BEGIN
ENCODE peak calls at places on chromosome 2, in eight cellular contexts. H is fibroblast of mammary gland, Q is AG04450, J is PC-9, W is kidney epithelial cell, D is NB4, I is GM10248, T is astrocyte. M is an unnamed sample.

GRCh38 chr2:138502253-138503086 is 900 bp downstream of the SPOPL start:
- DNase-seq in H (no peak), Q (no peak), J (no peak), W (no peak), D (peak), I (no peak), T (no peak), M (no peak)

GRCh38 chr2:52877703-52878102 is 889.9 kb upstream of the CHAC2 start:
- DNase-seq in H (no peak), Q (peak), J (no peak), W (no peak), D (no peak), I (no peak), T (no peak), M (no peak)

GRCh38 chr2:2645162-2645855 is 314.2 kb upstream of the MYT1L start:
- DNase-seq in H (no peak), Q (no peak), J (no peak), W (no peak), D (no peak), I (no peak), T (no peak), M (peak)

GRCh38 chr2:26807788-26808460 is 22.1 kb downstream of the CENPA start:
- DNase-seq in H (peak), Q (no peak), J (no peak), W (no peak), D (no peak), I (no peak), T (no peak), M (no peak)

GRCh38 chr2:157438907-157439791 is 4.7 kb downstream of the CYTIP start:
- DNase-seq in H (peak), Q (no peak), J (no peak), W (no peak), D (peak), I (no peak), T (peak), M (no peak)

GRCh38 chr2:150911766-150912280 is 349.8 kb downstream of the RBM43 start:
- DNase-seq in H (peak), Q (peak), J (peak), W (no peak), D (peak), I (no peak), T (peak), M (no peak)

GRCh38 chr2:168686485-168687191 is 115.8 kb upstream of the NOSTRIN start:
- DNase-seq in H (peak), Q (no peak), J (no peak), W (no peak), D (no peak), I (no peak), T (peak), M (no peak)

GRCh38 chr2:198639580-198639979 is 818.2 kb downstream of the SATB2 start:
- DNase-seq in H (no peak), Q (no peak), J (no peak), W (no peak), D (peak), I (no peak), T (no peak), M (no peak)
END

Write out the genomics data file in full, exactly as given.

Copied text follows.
ENCODE peak calls at places on chromosome 2, in eight cellular contexts. H is fibroblast of mammary gland, Q is AG04450, J is PC-9, W is kidney epithelial cell, D is NB4, I is GM10248, T is astrocyte. M is an unnamed sample.

GRCh38 chr2:138502253-138503086 is 900 bp downstream of the SPOPL start:
- DNase-seq in H (no peak), Q (no peak), J (no peak), W (no peak), D (peak), I (no peak), T (no peak), M (no peak)

GRCh38 chr2:52877703-52878102 is 889.9 kb upstream of the CHAC2 start:
- DNase-seq in H (no peak), Q (peak), J (no peak), W (no peak), D (no peak), I (no peak), T (no peak), M (no peak)

GRCh38 chr2:2645162-2645855 is 314.2 kb upstream of the MYT1L start:
- DNase-seq in H (no peak), Q (no peak), J (no peak), W (no peak), D (no peak), I (no peak), T (no peak), M (peak)

GRCh38 chr2:26807788-26808460 is 22.1 kb downstream of the CENPA start:
- DNase-seq in H (peak), Q (no peak), J (no peak), W (no peak), D (no peak), I (no peak), T (no peak), M (no peak)

GRCh38 chr2:157438907-157439791 is 4.7 kb downstream of the CYTIP start:
- DNase-seq in H (peak), Q (no peak), J (no peak), W (no peak), D (peak), I (no peak), T (peak), M (no peak)

GRCh38 chr2:150911766-150912280 is 349.8 kb downstream of the RBM43 start:
- DNase-seq in H (peak), Q (peak), J (peak), W (no peak), D (peak), I (no peak), T (peak), M (no peak)

GRCh38 chr2:168686485-168687191 is 115.8 kb upstream of the NOSTRIN start:
- DNase-seq in H (peak), Q (no peak), J (no peak), W (no peak), D (no peak), I (no peak), T (peak), M (no peak)

GRCh38 chr2:198639580-198639979 is 818.2 kb downstream of the SATB2 start:
- DNase-seq in H (no peak), Q (no peak), J (no peak), W (no peak), D (peak), I (no peak), T (no peak), M (no peak)